The physical work to scrape a hide with hand tools is purifying and meditative. It's as though the sweat and back ache is telling the animal's sacrifice of life "I'm giving of my body as you have given of yours". This awareness boiled up from inside me as I was scraping the flesh, and I felt a connection to life so strong I cried. Isn't it interesting to connect to life in a remnant of death? Doesn't it make sense to honor the life given to you? Whether that is in death or in living, whether that is your life or the life of an animal?
The day I was working with that hide, I felt a crack in the time-space continuum. For hours that felt like minutes the skin of the deer told me a story. The inside of the hide told me how well fed he was from all the fat attached to the flesh. I found a layer of meat underneath some fat that I usually don't see in deer because they aren't usually this fat. This surprise layer of muscle told me that he had migrated well and had built extra muscle to accommodate the long distances he had traveled.
The outside of the hide carried scars that held a novel. One scar was hefty in width and quite long. It told me of how this wound was made by his body moving under a sharp and stable object. It was a wound of youthful distraction. A small, round scar recanted a rut season with hormones running high and the game of love as painful, but worth it. The part of the hide that would have covered the shoulder carried a series of scratches that were equal in distance and length. The story here is one of battle, of survival, of the freedom in being wild.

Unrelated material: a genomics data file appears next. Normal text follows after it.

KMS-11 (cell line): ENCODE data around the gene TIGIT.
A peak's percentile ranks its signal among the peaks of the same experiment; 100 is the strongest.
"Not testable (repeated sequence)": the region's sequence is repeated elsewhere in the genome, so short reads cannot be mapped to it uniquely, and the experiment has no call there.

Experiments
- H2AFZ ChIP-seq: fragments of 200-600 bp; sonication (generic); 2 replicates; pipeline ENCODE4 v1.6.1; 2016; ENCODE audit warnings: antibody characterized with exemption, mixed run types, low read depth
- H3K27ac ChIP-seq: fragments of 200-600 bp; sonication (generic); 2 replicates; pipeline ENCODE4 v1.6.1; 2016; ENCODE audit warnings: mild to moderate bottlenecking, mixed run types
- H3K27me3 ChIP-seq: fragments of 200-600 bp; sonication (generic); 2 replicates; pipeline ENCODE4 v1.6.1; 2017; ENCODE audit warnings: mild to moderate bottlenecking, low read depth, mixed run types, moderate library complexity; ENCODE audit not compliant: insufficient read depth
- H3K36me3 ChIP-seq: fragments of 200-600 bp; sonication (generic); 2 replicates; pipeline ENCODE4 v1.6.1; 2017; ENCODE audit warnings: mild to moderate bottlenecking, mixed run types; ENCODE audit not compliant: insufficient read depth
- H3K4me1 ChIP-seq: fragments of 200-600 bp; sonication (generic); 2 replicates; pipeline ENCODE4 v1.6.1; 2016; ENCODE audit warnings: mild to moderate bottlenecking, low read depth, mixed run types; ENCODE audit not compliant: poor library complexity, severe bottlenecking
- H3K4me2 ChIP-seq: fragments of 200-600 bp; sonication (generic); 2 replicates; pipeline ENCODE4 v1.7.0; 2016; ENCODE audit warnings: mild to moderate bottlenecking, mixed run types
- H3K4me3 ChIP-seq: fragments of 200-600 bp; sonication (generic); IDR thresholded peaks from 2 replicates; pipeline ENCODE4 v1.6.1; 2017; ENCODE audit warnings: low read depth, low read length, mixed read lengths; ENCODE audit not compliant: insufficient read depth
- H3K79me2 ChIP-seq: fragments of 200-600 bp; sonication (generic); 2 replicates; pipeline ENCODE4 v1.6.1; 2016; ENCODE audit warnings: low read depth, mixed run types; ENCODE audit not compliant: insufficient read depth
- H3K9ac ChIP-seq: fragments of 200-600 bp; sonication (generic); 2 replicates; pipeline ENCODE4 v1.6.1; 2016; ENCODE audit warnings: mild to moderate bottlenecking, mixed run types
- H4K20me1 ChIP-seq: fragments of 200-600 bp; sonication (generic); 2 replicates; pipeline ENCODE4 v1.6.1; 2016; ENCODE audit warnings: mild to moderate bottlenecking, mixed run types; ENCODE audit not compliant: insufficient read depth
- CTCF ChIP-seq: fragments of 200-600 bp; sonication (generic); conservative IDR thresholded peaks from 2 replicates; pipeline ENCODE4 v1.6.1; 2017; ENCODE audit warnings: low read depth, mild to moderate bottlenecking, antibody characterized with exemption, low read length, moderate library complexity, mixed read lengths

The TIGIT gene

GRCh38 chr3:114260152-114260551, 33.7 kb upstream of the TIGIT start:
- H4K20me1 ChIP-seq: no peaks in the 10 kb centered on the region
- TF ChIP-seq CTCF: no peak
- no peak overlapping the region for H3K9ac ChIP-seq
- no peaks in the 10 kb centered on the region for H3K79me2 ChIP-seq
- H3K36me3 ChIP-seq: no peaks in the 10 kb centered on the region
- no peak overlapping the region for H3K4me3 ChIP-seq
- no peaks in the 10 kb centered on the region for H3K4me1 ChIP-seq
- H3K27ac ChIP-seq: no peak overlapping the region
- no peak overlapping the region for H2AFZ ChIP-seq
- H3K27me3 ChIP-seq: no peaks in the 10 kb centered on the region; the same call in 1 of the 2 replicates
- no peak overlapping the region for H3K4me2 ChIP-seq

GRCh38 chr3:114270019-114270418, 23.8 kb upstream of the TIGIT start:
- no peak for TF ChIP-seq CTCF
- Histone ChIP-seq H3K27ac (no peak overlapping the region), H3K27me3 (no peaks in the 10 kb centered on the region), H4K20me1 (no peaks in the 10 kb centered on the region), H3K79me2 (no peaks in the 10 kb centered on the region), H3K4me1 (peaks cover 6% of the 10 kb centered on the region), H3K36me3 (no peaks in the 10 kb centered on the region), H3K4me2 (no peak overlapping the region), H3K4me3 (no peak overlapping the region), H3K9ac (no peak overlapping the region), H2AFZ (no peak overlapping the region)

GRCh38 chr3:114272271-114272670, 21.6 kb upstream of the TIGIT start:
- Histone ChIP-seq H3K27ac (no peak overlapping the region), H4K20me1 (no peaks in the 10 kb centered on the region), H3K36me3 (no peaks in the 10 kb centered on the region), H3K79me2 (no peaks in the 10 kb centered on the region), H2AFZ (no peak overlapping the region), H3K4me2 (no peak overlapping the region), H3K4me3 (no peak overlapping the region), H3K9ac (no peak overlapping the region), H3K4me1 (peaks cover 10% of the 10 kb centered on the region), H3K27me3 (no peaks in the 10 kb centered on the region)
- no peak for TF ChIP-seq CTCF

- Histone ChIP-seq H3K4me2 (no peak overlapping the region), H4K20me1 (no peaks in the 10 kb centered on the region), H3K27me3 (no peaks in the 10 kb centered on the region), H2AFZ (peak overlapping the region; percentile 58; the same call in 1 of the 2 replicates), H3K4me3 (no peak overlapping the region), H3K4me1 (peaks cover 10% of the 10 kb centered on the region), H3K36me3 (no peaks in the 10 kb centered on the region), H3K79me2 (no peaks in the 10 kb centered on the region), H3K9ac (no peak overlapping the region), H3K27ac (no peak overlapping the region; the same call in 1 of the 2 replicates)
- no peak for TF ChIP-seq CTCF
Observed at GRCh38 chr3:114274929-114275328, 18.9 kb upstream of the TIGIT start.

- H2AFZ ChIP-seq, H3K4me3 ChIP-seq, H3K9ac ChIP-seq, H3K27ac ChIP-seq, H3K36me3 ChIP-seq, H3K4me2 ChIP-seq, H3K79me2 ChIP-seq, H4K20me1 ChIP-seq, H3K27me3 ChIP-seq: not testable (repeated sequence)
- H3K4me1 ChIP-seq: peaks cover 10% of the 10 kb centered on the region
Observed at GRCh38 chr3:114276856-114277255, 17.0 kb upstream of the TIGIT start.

Later that day, after a shower, I was enjoying the exhaustion of my work. From my deck, you can see my back yard and the huge undeveloped lot beyond. It is rich with grass, broom, and blackberries. Along comes the mama deer and her fawn that frequent this lot for food. The animation of her hide and fur was a beautiful contrast to the hide I had so deeply connected with just hours before. It reminded me of the cliche "life goes on", which made me chuckle with a snarky "duh". The fawn was bounding in play, and learning through observation of its mother, how to be a deer. Their communication was silent and profound.
I felt overwhelmed with gratitude and joy at the deer/human communication I had the honor of having that day. So filled was I that I felt outside of my skin and bigger than this Earth. And from that perspective I saw my hide no different than the deer's hide. It is made up of the same proteins, the same molecules. The fat and muscle I took off is made up of the same chains and acids. My life is no more special or sacred as the deer's. We are equal in life, death, rebirth, and I excitedly share this planet with them.
What's under your skin? What stories will your hide tell? How well do you carry your scars? Do you see them as survival, or trauma? Think of your soul as having a skin and ask these same questions about your soul skin. Write, observe and embrace your answers...they are your story. And life goes on.